Seborrheic Keratosis

Seborrheic Keratosis

What Are Seborrheic Keratoses?

Seborrheic keratoses are noncancerous (benign) skin growths that some people develop as they age. They often appear on the back or chest but are also common on the scalp, face, arms, and legs. Seborrheic keratoses grow slowly, in groups or by them. Most people will develop at least one seborrheic keratosis during their lifetime.

What Are The Symptoms?

The appearance of seborrheic keratoses can vary widely. They may be light tan to brown or black. The most common texture is rough, with a bumpy, grainy surface that crumbles easily. However, they also may be smooth and waxy. They usually look like they’ve been stuck onto the skin. While some are tiny, others grow larger than 3 cm in diameter.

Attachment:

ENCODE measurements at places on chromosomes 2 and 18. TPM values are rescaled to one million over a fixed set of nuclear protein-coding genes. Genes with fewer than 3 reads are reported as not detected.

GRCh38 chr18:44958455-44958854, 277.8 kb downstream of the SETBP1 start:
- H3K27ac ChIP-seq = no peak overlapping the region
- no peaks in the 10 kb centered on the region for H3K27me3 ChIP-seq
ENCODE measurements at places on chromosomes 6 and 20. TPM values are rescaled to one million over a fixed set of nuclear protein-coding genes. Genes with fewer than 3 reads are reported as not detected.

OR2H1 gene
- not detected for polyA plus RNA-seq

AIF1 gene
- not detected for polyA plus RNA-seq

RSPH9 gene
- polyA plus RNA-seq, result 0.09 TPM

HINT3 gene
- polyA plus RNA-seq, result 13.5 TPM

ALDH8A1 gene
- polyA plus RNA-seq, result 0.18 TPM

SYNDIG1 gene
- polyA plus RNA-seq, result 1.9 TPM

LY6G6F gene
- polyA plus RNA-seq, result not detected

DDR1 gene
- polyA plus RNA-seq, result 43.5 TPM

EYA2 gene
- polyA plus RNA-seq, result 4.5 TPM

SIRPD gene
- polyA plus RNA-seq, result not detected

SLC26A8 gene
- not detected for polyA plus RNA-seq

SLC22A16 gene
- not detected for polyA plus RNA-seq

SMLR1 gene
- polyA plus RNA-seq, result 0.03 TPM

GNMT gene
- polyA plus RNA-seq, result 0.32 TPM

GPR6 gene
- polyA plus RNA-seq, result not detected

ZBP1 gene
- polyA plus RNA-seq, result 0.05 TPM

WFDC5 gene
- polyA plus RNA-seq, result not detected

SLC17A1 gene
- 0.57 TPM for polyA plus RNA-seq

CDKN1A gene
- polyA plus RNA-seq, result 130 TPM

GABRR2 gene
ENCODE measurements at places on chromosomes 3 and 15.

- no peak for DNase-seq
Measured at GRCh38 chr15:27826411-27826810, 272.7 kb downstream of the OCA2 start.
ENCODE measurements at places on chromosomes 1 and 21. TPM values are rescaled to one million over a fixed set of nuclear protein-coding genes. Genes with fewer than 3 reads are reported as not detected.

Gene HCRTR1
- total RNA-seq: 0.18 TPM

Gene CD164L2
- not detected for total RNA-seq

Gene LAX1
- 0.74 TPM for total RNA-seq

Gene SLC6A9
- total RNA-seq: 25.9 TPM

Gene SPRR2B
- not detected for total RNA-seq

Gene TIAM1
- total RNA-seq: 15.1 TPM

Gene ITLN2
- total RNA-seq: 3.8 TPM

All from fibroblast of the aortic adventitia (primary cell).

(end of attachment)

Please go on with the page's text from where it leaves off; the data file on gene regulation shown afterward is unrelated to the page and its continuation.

What Causes Seborrheic Keratoses?

We don’t know what causes seborrheic keratoses, although the tendency to develop them may be inherited. It is possible that they are related to sun exposure. They are not contagious, so you cannot give them to someone else. There is no known way to prevent them.

Seborrheic keratoses primarily affect people older than 30. Some women notice that they develop them during pregnancy or after taking estrogen. They are increasingly common in the later decades of life. Children seldom develop these skin growths.

Are There Risks Related To Seborrheic Keratoses?

A diagnosed seborrheic keratosis is nothing to worry about. However, seborrheic keratoses sometimes are mistaken for cancerous (malignant) skin growths, or cancerous growths may blend in with seborrheic keratoses. If you have a skin growth that appears to be a seborrheic keratosis, make an appointmen to have it examinned. If you have a dark skin growth or a group of growths that develop rapidly, make an appointment to have them checked now.

How Is It Treated?

Seborrheic keratoses do not need to be treated. However, if a seborrheic keratosis is easily irritated or painful or its appearance bothers you, you can have it removed.